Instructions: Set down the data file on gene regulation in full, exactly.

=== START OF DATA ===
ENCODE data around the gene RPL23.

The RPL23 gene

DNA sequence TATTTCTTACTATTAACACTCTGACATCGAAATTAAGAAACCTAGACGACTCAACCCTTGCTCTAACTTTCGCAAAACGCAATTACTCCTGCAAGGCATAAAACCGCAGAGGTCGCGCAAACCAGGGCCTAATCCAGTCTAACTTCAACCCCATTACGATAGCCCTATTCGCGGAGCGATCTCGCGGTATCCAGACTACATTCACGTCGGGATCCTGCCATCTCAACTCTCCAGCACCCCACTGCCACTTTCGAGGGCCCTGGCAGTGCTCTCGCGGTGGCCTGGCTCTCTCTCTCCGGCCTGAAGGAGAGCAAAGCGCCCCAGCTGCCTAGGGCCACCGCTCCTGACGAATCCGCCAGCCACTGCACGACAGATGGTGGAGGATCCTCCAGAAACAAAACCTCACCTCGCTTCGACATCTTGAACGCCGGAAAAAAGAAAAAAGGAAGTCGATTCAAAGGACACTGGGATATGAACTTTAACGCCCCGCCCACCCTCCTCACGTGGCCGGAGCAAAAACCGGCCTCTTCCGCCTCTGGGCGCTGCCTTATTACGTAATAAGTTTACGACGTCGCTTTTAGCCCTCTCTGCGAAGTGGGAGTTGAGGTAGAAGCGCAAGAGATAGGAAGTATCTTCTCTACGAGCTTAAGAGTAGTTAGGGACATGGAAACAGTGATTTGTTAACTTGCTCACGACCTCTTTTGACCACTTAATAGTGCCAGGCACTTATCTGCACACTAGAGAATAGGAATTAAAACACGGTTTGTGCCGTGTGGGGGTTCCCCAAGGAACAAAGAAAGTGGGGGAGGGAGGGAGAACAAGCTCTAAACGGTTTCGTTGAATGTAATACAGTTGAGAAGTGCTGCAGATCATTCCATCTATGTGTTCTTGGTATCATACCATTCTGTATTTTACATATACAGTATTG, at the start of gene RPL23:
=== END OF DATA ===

ENCODE data around the gene RPL23.

The RPL23 gene

DNA sequence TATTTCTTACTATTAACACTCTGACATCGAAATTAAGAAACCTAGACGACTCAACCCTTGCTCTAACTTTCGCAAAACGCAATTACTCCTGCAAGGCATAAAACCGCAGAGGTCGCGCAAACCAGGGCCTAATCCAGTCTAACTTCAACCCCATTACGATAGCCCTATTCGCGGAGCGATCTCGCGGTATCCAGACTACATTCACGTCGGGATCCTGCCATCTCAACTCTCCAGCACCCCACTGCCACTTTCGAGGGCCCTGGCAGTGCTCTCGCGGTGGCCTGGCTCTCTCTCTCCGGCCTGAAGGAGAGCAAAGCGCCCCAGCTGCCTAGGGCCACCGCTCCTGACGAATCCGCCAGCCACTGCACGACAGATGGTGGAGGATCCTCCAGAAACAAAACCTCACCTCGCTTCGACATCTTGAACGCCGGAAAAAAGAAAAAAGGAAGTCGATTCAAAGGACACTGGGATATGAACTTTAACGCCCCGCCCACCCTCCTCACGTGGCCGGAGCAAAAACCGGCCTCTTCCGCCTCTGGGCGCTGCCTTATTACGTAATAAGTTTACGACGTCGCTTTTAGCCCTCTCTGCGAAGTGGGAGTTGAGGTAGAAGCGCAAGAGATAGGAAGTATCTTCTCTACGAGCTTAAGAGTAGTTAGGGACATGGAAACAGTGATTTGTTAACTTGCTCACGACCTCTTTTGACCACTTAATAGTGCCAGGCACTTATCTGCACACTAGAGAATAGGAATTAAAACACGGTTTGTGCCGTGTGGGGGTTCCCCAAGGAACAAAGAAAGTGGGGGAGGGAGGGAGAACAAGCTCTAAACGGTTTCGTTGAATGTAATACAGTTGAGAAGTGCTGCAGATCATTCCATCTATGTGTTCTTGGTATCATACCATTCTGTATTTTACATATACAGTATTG, at the start of gene RPL23: